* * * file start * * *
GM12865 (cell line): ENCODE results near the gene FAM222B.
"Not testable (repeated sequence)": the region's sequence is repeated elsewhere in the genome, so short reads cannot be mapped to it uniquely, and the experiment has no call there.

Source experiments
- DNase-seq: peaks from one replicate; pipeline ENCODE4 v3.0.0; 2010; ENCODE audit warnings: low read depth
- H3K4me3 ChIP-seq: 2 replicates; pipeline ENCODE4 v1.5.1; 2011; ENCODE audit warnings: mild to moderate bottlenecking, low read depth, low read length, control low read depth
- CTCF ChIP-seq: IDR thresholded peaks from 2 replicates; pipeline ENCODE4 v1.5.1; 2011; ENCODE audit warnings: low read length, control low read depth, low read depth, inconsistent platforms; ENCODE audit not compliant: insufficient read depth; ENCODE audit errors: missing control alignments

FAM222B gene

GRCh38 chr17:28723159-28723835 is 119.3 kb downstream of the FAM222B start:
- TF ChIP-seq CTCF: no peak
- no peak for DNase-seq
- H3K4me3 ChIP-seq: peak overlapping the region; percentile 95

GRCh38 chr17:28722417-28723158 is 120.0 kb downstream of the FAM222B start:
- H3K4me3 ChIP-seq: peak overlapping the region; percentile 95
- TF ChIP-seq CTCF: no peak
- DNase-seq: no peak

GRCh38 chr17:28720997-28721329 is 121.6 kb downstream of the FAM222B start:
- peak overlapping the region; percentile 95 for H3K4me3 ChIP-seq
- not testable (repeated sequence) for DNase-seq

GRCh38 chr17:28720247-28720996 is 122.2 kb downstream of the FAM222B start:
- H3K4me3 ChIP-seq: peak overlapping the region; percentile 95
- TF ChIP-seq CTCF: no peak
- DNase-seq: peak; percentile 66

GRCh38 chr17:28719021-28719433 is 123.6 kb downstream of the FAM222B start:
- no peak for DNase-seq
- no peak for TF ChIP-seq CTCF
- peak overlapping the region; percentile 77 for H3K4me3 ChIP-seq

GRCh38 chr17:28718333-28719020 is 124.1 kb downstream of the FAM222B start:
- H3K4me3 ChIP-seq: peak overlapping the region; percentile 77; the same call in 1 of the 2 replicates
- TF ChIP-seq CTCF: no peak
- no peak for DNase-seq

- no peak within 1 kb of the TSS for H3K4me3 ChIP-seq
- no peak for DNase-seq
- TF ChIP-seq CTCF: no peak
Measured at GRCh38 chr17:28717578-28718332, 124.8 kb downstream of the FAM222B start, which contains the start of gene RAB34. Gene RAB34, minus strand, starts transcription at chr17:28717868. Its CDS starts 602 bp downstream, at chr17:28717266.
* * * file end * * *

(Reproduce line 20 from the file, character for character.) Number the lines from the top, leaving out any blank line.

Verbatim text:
- H3K4me3 ChIP-seq: peak overlapping the region; percentile 95